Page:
Coming at the heels of an official historical proclamation about the rape of thousands of women, the poetry jolts the reader out of conventional expectations of fact. Instead of somberly commenting on the tragedy, the stanzas focus on images from the emotional archives of a Bangladeshi family with rhythmic precision: “oil froths luxurious”, “pond water blossom,” “worn stone steps.” The co-existence of Texas and Bangladesh mirrors the co-existence of the diaspora poet and her Bangladeshi grandmother, creating intimate links between disparate lands and people. The central part of the book, which is composed of a single series, narrates interviews the poet conducted with birangonas. Like the opening poem, it continues to juxtapose documentary, history, and journalism with the absences and erasures of poetry. The poems often begin with a journalistic question in italics: “What were you doing when they came for you?” “Would you consider yourself a survivor or victim?” The poems themselves trade in desire and uncertainty to fashion responses that defy rational and ordered narratives. For example, in response to the question, “Where did the Pakistani military take you, and were there others there?” the poet responds:   as they pushed me toward the dark room, the silence clotted thick   with a rotten smell, dense like pear blossoms, long strands of jute   braided fast around our wrists. Yes, there were others there.   Faizullah does not deny the facts of history, but she does not allow them to infect her poetry without justification, either. The documentary truth of “Yes, there were others there” is only granted to the reader after she has grappled with the density of pear blossoms and the longevity of jute, details that would be superfluous in a historical account, but which endow Faizullah’s words with a characteristic and intuitive sense of the poetic. The truth-value of history is further undermined by the polyvocality of Faizullah’s text. Not only are the book’s pages populated by the birangona’s voices, they also routinely host the words of other poets as well as those of Faizullah’s relatives. Italicized intrusions from Willa Cather, Tomas Transtromer, Paul Celan, Cesar Vallejo and Faizullah’s mother and grandmother dot the book throughout. In Interviewer’s Note v., the italicized intrusion works directly to subvert the demands of history:   But wasn’t it the neat narrative you wanted? The outline of the rape victim standing against a many-winged darkening sky, shadow flurrying across shadow? They tossed me into that river but the river wouldn’t kill me, she said yesterday – you want the darkness she stood against to be yards of violet velvet you mother once cut into dresses   The river, the water, which flows in the form of italics through the text, is the seam between history’s “neat narrative,” its “darkening sky,” and the poet’s desire to convert the darkness into her mother’s “violet velvet.” The images of war and rape – “shadow flurrying across shadow” – constantly meet and brush against images of nature in Faizullah’s poetry, and sabotage the documentary mode in which war is so often reported and recounted. The juxtaposition of war and nature create a simultaneously terrifying and refreshing poetic landscape:   many-leafed, like bits of bomb-   shells gleaming like rose petals   upturned in wet grass, like   the long river in red twilight–   Or at another place in the same poem:   woman catches the gaze   of a Pakistani soldier through rain-curved palm   trees – her sari is torn from her–   The “rain-curved palm trees”, “red twilight”, “rose petals”, and “wet grass” do not prepare the reader for the brutalities they witness. The blunt edge of war, the inhumanity of organized rape, the systemic brutalization of women, both during the war by Pakistani soldiers and after the war by Bangladeshi propaganda, catch the reader by surprise in the midst of ponds and blossoms. But this is precisely the point: The country’s entire landscape has become saturated with violence. It is unable to narrate innocence:   Once, she will say, I didn’t know there was a hollow inside   me until he pushed himself into it. Once, you learned   that inside you was not hollow but seam: color of the rim of the river.   The result of this work is at once mesmerizing and disenchanting. As the empirical claims of documentation brush against the ambiguity and imagination of poetry, they create a novel truth, one that is simultaneously attentive to the pleasures of language and the injustices of history.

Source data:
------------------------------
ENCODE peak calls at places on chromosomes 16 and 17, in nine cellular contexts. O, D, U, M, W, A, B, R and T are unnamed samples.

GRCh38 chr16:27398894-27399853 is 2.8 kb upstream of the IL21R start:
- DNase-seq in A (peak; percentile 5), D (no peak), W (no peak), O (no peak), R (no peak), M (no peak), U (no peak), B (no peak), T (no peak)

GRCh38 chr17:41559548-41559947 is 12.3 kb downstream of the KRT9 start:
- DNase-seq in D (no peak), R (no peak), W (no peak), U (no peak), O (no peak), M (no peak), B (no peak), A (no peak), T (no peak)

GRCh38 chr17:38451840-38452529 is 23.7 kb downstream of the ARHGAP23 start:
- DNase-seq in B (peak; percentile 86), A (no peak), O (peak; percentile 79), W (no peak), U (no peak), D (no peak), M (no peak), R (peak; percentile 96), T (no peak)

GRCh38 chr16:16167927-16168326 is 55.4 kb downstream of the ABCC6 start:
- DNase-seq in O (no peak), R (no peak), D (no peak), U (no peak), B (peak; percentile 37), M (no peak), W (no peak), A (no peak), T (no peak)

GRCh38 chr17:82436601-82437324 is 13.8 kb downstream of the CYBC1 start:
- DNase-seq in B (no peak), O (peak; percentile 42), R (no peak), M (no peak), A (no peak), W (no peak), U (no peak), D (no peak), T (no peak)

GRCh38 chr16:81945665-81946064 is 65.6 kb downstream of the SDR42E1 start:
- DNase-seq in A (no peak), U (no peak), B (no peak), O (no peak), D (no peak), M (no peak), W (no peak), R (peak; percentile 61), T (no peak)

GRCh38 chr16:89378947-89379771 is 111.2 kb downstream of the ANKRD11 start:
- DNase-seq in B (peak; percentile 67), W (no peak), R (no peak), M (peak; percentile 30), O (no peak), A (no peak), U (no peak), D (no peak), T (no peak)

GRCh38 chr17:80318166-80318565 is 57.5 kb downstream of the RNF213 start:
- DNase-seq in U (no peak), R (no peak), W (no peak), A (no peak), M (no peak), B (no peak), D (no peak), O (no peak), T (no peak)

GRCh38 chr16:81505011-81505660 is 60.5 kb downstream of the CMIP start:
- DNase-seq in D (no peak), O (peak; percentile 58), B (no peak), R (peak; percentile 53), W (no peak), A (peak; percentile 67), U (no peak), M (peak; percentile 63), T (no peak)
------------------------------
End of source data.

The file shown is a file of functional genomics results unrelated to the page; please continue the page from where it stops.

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Haider Shahbaz was born in Lahore and currently lives in Las Vegas, where he is an MFA candidate at the University of Nevada. He has a B.A. (History) from Yale University. His reviews have appeared or are forthcoming in The Believer and Himal Southasian. His translations from the Urdu are forthcoming in Brooklyn Rail and The Portland Review.